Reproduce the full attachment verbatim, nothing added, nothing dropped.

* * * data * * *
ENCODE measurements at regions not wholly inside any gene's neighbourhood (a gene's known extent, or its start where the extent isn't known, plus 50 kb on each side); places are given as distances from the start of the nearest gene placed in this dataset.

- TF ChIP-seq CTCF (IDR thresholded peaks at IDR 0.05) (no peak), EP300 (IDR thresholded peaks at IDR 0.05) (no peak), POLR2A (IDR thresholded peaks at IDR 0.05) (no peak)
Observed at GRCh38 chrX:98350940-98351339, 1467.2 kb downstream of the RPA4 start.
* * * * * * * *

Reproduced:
ENCODE measurements at regions not wholly inside any gene's neighbourhood (a gene's known extent, or its start where the extent isn't known, plus 50 kb on each side); places are given as distances from the start of the nearest gene placed in this dataset.

- TF ChIP-seq CTCF (IDR thresholded peaks at IDR 0.05) (no peak), EP300 (IDR thresholded peaks at IDR 0.05) (no peak), POLR2A (IDR thresholded peaks at IDR 0.05) (no peak)
Observed at GRCh38 chrX:98350940-98351339, 1467.2 kb downstream of the RPA4 start.